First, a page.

Microsoft breaches the GDPR and puts Dutch government at risk

A recent assessment carried out by the Dutch ministry of justice and security revealed that Microsoft is violating the GDPR. The 90-page-long report has concluded that the tech giant is potentially putting the privacy of more than 300,000 Dutch government employees at risk with its Microsoft Office platform.

Despite the fact that the general data protection regulation was enforced in May this year, many companies still fail to comply with the law. For Microsoft, the claim may lead to substantial fines from the European Union.

Why is the GDPR important?

The GDPR is meant to protect the privacy of EU citizens and prohibits companies from collecting excessive amount of data about its customers. It also gives people more choice about their personal information and allows to opt out of data collection, as well as view and delete all the data gathered by any company.

Microsoft Office is a set of applications used by many companies and agencies in the Netherlands, including the government. Applications include Microsoft Word, PowerPoint, Excel, Outlook and others.

Is Microsoft breaching the GDPR?

The assessment report has highlighted that Microsoft is breaching the GDPR by not allowing users to easily opt out of data collection or delete all their information. Microsoft is also being accused of collecting and processing ‘behavioral’ data which includes parts of classified content.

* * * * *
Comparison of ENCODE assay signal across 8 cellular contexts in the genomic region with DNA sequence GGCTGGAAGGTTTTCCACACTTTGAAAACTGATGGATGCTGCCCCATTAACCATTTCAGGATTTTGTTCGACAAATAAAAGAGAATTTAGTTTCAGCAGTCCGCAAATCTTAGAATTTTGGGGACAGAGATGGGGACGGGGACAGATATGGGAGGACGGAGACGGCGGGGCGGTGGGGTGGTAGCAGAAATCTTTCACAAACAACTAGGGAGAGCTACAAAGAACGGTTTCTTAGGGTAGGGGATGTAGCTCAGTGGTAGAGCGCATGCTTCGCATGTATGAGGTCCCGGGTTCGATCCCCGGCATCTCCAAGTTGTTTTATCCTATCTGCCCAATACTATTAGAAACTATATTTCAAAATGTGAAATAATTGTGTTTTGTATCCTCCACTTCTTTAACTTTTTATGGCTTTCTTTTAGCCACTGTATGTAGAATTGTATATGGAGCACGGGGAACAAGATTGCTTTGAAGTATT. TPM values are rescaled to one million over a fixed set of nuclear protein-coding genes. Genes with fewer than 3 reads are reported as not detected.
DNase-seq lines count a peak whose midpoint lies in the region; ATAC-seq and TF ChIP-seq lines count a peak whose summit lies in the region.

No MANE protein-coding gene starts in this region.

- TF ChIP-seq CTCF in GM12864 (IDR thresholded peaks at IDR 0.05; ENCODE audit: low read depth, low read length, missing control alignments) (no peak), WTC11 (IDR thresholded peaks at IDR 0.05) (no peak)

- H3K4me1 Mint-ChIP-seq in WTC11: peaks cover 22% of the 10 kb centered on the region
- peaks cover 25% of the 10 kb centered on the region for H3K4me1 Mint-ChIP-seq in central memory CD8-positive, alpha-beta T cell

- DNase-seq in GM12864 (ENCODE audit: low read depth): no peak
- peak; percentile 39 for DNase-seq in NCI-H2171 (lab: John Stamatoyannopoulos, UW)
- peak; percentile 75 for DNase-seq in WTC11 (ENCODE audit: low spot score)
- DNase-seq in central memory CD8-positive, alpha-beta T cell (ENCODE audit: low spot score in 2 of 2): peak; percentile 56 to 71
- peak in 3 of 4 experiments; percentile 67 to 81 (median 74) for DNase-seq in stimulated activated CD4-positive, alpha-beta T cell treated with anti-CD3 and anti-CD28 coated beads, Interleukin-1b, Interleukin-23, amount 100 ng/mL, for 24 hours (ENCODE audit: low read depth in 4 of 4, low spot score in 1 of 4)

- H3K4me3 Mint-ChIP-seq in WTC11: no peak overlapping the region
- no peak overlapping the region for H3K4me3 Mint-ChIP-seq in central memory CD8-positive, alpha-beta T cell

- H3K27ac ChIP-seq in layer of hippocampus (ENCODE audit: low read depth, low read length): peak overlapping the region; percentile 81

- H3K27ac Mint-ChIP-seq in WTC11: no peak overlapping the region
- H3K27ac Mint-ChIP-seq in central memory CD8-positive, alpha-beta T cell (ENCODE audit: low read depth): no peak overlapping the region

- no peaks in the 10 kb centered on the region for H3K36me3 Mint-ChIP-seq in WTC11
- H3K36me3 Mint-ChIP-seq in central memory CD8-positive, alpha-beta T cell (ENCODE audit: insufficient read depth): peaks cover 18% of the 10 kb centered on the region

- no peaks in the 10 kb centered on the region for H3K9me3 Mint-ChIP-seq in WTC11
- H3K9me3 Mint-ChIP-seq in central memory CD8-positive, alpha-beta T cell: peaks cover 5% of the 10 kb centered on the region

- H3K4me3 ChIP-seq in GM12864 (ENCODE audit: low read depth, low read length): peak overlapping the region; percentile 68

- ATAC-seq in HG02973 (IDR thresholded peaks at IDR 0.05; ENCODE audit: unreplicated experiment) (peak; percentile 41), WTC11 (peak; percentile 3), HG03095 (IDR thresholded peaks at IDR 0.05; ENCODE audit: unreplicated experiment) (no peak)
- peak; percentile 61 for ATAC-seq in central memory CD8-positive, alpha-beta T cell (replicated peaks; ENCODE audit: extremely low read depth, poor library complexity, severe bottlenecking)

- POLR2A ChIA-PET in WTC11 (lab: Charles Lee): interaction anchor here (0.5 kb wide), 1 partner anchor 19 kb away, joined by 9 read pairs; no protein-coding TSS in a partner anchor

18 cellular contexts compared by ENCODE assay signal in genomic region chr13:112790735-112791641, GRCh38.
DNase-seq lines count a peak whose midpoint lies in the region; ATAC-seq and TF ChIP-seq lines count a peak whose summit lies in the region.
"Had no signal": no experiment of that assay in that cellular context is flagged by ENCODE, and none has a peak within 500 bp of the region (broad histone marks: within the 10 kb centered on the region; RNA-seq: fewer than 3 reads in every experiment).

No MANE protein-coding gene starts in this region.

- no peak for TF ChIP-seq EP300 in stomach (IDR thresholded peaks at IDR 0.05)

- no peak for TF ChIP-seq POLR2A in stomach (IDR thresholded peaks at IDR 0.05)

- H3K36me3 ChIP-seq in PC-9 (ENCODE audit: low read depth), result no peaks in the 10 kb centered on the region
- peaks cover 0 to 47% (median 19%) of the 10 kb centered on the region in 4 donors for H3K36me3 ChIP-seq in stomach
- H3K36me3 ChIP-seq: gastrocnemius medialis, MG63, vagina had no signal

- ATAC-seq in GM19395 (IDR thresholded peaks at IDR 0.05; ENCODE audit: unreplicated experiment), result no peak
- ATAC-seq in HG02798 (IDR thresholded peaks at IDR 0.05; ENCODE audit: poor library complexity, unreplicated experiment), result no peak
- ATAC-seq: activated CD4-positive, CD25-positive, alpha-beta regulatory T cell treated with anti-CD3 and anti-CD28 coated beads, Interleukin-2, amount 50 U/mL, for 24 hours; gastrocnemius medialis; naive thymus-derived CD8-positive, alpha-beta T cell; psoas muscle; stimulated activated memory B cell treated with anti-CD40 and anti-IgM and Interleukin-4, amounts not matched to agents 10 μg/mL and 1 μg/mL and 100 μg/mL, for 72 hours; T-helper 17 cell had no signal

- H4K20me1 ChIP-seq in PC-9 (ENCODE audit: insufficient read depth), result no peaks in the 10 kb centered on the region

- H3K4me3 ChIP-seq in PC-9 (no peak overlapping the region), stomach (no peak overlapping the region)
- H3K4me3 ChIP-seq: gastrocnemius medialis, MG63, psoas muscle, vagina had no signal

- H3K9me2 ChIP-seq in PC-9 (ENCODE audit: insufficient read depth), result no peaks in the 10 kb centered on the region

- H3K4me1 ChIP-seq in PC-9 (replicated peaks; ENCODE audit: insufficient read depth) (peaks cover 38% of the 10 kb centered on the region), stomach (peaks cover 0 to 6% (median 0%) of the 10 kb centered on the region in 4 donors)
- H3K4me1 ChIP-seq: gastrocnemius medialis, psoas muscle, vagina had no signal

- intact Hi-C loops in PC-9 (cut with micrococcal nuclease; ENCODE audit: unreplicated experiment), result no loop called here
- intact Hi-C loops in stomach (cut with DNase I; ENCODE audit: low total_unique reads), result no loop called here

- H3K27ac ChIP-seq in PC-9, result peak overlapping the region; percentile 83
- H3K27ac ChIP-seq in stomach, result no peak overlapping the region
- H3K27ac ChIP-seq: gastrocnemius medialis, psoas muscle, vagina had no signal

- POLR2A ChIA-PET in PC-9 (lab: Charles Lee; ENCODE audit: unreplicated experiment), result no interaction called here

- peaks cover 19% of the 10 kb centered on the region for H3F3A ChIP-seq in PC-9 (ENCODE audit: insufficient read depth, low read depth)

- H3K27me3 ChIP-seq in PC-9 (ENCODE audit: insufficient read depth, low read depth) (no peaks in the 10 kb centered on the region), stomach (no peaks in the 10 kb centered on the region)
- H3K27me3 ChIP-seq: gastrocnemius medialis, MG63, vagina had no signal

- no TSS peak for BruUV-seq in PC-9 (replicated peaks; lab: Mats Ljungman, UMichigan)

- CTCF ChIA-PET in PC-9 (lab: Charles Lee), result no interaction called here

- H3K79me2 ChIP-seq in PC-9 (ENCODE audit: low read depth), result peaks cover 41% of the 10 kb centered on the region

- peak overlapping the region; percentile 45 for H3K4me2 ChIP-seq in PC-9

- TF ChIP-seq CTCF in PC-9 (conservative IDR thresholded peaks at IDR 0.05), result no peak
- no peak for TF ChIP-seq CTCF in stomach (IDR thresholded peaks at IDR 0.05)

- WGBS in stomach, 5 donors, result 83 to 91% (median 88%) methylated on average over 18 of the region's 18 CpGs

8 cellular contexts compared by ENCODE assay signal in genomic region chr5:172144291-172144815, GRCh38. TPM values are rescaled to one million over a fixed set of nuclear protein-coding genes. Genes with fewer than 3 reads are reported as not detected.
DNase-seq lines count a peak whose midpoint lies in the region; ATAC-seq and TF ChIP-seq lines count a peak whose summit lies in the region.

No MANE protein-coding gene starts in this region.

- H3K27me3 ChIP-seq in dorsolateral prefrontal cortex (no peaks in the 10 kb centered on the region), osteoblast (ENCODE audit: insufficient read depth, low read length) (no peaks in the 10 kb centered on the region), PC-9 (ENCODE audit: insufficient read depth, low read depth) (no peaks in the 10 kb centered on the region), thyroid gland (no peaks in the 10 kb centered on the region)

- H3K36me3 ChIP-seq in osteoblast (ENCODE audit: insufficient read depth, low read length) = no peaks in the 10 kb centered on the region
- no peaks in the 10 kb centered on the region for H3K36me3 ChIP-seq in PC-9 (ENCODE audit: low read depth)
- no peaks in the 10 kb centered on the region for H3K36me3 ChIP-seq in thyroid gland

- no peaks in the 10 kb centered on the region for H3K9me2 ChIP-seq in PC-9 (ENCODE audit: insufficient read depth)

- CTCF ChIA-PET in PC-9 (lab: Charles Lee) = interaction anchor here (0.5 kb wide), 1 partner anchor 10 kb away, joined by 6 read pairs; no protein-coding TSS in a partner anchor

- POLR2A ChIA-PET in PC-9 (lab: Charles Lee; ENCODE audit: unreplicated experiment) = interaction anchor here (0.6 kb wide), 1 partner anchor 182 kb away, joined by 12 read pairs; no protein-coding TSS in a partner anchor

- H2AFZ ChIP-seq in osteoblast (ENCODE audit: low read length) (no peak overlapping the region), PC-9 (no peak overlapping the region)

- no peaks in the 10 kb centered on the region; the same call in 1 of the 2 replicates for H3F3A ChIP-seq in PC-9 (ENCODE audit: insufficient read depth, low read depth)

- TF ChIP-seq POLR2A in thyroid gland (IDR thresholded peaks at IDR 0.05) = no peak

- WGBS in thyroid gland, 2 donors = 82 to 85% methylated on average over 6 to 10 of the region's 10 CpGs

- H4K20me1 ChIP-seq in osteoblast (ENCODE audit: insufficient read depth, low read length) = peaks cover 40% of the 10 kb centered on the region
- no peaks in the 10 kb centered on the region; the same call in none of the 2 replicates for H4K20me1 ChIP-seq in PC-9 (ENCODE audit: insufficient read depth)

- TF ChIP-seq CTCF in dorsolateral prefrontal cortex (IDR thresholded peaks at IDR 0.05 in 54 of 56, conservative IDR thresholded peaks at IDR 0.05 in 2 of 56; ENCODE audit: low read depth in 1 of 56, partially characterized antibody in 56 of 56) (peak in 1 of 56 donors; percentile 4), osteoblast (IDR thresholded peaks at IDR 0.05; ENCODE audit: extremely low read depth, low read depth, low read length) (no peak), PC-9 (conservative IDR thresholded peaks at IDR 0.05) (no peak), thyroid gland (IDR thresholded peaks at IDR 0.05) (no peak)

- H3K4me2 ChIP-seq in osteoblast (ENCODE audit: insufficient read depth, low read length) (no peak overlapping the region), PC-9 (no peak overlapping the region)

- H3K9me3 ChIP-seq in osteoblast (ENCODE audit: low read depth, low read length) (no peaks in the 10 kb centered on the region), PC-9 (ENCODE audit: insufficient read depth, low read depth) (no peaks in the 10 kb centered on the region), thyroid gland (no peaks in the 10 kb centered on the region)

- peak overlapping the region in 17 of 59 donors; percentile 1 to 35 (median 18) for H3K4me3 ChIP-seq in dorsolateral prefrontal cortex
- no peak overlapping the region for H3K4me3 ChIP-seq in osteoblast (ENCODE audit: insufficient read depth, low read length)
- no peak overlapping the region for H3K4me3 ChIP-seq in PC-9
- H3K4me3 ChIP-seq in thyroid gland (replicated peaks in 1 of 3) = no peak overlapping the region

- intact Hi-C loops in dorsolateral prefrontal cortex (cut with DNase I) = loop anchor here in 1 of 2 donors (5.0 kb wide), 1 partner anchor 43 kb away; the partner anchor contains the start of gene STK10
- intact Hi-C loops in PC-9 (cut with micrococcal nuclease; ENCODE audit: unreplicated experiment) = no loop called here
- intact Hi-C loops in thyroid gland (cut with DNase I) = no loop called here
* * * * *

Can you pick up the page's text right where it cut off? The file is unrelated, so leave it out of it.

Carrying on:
The report specifies that Microsoft now collects information like words typed and deleted, or corrected with a spellchecker, as well as the line of text above and below the said sentence. Subjects of emails and file names are also collected and stored. All this data may contain personal and classified information from the Dutch government employees.

Risks of storing your data with US companies

A risk in this case is that all this information is stored in the Microsoft data centers in Europe and the USA. Because privacy laws in the US are not as strict as in the EU, it can pose a potential threat of government intervention and a security breach. Moreover, because America has adopted the CLOUD act, it gives the US authorities an opportunity to access data gathered by American companies, even if it was collected and stored overseas.

Microsoft has agreed to review its policy and announced that the changes will be implemented as soon as April 2019.

Generally, companies dealing with sensitive information and confidential files are advised to store it with the Cloud storage providers inside European Union. vBoxxCloud is a Dutch Cloud solution that stores your data on privately owned servers in the Netherlands and is fully GDPR compliant. Our company also exercises the Zero-knowledge policy, meaning that we know nothing about the data you store and do not collect any extra information about our clients. Read more about it or start a trial here:

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